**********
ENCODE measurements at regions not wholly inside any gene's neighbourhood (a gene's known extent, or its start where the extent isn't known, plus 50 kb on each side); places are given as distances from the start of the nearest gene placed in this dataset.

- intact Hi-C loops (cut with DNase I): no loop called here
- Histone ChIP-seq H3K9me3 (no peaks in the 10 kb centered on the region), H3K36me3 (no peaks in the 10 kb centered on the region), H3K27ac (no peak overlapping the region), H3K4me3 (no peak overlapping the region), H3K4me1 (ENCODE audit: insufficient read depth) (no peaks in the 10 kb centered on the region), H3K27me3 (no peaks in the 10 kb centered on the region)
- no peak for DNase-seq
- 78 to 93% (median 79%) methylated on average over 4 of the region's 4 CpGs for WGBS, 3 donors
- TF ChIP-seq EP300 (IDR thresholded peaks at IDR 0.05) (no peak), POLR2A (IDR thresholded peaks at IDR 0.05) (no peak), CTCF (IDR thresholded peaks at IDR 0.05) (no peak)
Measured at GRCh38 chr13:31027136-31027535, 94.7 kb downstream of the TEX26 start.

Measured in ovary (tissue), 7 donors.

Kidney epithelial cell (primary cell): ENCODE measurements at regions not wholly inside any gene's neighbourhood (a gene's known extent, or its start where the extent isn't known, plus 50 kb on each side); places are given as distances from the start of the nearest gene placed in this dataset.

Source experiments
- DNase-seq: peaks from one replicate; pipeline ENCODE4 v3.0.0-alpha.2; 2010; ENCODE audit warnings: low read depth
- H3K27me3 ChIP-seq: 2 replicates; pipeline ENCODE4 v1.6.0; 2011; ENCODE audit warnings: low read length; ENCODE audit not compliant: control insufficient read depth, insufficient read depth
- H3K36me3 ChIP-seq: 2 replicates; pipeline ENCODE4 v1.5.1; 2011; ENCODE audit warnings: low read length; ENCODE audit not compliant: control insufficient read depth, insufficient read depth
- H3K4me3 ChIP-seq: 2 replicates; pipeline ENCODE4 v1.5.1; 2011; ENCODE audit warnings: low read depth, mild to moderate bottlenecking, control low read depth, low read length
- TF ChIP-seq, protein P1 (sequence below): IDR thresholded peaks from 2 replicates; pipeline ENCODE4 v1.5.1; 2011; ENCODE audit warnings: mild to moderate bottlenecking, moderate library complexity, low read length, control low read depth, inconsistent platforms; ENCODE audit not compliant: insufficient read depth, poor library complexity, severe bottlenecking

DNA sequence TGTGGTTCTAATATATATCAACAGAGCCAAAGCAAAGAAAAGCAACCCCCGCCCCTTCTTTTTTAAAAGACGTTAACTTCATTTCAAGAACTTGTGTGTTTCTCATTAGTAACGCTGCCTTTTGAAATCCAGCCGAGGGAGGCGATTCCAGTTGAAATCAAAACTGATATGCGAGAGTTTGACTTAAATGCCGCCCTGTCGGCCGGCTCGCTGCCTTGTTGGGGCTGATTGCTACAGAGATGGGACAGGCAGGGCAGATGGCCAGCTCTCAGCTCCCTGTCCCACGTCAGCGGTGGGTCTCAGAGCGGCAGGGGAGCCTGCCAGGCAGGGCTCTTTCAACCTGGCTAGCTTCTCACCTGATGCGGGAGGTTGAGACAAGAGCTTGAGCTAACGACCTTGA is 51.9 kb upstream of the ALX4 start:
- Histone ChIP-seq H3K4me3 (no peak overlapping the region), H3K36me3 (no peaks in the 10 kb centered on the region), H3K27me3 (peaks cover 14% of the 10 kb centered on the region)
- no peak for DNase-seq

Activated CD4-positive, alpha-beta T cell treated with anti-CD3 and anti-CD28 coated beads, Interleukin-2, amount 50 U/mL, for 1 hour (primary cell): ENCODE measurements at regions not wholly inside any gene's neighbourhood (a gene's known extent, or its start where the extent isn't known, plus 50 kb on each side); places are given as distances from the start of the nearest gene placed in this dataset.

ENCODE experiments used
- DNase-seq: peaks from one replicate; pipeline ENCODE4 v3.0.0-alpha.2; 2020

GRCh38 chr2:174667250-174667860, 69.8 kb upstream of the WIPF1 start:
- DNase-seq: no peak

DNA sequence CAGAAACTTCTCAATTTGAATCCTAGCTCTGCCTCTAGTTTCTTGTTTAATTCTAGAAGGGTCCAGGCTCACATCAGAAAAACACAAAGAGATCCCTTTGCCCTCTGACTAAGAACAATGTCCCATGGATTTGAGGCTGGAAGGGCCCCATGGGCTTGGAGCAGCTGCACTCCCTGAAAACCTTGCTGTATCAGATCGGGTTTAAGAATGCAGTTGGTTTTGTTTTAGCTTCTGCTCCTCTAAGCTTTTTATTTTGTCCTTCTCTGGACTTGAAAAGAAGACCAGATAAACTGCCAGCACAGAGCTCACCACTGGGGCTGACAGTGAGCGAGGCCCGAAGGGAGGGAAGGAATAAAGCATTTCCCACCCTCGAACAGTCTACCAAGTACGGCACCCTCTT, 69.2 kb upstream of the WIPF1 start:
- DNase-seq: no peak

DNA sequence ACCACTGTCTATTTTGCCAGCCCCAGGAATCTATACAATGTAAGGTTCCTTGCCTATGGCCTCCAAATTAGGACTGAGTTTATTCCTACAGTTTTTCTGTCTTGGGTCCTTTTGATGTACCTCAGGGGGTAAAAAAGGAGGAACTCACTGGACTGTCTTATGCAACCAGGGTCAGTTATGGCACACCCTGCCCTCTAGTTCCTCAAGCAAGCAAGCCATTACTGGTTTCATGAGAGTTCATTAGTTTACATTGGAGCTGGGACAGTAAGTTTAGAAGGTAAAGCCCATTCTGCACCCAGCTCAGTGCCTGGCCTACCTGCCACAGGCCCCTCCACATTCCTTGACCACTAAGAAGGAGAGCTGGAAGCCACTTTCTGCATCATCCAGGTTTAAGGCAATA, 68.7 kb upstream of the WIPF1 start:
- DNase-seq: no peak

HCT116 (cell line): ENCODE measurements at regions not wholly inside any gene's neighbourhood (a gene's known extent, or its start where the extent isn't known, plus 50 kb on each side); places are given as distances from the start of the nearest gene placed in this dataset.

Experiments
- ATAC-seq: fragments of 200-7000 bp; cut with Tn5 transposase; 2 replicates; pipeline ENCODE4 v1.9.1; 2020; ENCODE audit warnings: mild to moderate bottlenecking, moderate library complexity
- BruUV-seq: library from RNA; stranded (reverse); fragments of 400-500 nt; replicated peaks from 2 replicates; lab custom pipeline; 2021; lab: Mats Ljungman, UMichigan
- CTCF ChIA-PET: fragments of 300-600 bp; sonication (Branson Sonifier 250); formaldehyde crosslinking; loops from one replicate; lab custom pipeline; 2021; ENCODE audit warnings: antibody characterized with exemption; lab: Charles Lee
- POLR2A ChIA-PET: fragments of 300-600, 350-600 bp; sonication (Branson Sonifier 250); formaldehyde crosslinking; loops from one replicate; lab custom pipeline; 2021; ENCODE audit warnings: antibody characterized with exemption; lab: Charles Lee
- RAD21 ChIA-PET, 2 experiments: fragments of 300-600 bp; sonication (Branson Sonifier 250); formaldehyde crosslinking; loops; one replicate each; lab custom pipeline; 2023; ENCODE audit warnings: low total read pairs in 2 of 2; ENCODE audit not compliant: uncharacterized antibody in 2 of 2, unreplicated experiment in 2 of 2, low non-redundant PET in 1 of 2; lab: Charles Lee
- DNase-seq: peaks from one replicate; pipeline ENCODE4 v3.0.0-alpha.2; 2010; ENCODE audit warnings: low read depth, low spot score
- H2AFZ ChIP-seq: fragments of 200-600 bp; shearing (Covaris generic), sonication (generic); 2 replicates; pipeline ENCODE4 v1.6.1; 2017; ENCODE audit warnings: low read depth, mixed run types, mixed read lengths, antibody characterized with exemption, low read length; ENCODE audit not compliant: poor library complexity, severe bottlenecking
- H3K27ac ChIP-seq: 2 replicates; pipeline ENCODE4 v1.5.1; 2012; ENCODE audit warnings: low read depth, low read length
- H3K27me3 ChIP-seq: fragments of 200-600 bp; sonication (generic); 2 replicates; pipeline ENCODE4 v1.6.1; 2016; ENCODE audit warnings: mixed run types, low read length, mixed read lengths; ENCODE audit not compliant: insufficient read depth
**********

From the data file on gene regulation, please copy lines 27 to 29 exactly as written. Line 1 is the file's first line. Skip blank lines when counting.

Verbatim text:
- DNase-seq: no peak

HCT116 (cell line): ENCODE measurements at regions not wholly inside any gene's neighbourhood (a gene's known extent, or its start where the extent isn't known, plus 50 kb on each side); places are given as distances from the start of the nearest gene placed in this dataset.

Experiments